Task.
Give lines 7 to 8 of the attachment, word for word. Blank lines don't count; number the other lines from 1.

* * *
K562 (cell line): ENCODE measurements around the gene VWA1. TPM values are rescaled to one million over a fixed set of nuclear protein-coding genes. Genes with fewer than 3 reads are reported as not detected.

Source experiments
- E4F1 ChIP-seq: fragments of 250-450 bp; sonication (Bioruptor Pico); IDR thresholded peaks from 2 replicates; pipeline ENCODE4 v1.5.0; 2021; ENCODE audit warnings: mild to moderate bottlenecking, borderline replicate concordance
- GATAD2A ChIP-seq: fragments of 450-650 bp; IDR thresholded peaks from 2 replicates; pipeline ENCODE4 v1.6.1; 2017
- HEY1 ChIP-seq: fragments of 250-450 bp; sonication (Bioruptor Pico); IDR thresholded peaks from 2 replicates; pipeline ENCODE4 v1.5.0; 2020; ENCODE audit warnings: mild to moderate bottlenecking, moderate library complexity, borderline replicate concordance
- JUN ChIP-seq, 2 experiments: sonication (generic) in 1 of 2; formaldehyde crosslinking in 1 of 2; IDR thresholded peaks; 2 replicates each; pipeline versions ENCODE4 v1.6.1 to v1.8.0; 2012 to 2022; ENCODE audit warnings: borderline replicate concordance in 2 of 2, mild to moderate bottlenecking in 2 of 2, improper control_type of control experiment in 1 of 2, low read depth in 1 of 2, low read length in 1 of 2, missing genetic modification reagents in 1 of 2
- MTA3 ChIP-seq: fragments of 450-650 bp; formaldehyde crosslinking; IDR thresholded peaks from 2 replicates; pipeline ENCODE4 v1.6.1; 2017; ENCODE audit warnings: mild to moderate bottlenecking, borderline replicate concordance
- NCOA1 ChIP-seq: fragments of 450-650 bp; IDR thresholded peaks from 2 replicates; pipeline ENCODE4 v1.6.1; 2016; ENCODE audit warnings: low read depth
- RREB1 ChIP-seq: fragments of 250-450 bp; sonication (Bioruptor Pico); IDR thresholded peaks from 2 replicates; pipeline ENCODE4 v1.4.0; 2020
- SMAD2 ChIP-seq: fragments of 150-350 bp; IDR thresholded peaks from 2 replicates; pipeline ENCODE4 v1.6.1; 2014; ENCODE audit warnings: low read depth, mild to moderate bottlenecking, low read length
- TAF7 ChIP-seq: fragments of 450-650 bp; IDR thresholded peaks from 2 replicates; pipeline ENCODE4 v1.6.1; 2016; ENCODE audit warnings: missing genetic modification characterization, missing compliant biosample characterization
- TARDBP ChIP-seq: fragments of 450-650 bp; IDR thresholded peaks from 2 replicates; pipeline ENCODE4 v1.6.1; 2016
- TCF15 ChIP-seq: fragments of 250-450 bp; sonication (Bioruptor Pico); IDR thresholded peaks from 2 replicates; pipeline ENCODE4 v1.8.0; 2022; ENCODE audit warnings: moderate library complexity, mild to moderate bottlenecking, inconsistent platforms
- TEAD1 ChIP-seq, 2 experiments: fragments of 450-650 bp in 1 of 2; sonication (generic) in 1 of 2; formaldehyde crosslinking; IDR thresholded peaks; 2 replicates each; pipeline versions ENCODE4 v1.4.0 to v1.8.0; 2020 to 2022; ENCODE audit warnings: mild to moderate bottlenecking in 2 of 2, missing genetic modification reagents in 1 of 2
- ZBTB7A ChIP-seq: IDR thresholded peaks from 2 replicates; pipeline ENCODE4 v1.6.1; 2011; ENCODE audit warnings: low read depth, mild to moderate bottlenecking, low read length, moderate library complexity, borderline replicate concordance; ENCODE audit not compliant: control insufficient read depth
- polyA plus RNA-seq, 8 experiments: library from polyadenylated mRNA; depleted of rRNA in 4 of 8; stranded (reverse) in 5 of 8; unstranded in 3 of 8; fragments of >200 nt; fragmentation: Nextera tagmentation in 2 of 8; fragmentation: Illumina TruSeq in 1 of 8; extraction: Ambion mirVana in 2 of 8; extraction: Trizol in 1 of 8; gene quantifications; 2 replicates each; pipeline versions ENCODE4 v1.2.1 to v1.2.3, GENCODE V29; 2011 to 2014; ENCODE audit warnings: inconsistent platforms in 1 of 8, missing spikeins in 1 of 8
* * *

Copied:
- MTA3 ChIP-seq: fragments of 450-650 bp; formaldehyde crosslinking; IDR thresholded peaks from 2 replicates; pipeline ENCODE4 v1.6.1; 2017; ENCODE audit warnings: mild to moderate bottlenecking, borderline replicate concordance
- NCOA1 ChIP-seq: fragments of 450-650 bp; IDR thresholded peaks from 2 replicates; pipeline ENCODE4 v1.6.1; 2016; ENCODE audit warnings: low read depth